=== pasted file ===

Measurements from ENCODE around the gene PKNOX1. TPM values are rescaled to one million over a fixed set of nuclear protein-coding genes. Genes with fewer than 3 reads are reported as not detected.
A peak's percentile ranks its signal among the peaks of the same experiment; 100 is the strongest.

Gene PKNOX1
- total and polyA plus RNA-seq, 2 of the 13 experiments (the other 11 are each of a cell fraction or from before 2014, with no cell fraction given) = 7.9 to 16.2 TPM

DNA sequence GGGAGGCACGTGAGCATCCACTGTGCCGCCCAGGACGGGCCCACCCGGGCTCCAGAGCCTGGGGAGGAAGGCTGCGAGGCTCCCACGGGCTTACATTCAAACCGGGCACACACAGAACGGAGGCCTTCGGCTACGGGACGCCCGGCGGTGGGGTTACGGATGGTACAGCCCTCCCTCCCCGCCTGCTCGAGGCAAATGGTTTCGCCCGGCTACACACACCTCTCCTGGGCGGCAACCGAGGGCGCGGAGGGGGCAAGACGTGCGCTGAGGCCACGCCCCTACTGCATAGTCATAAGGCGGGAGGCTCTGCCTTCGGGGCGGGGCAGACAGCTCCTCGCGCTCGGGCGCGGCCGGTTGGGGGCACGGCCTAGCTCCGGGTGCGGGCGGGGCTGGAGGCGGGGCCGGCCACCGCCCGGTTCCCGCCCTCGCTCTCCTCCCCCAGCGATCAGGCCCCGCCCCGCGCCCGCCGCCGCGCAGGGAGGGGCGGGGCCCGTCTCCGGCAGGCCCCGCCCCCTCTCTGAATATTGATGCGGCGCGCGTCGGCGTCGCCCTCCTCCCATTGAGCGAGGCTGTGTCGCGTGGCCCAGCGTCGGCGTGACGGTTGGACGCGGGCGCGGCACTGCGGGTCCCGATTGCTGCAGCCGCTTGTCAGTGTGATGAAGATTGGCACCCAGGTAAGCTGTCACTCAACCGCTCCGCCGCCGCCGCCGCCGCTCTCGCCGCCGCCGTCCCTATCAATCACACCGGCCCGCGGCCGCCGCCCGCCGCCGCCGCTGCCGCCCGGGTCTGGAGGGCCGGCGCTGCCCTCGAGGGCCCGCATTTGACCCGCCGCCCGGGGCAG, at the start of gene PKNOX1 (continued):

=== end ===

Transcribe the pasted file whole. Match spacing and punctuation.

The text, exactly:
Measurements from ENCODE around the gene PKNOX1. TPM values are rescaled to one million over a fixed set of nuclear protein-coding genes. Genes with fewer than 3 reads are reported as not detected.
A peak's percentile ranks its signal among the peaks of the same experiment; 100 is the strongest.

Gene PKNOX1
- total and polyA plus RNA-seq, 2 of the 13 experiments (the other 11 are each of a cell fraction or from before 2014, with no cell fraction given) = 7.9 to 16.2 TPM

DNA sequence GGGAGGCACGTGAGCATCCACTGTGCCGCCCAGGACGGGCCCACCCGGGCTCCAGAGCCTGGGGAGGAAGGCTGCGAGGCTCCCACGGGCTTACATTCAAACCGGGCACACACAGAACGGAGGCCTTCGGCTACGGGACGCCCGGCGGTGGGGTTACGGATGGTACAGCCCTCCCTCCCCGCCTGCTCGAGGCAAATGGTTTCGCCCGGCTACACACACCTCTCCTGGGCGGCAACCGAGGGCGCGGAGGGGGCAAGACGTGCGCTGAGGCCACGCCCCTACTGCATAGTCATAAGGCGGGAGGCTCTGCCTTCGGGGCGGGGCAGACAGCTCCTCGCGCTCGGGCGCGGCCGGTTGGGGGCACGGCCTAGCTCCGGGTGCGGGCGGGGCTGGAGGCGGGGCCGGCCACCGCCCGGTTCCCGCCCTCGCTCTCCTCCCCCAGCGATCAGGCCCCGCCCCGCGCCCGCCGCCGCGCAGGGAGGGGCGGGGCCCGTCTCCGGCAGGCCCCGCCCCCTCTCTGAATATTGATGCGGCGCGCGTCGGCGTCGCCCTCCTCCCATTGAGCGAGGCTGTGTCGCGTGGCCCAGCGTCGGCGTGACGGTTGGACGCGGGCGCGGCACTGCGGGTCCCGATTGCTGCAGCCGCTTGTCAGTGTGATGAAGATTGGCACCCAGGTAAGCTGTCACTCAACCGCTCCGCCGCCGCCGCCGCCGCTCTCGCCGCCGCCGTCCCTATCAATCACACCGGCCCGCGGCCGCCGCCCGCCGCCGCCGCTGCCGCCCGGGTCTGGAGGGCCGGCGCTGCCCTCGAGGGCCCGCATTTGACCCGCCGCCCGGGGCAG, at the start of gene PKNOX1 (continued):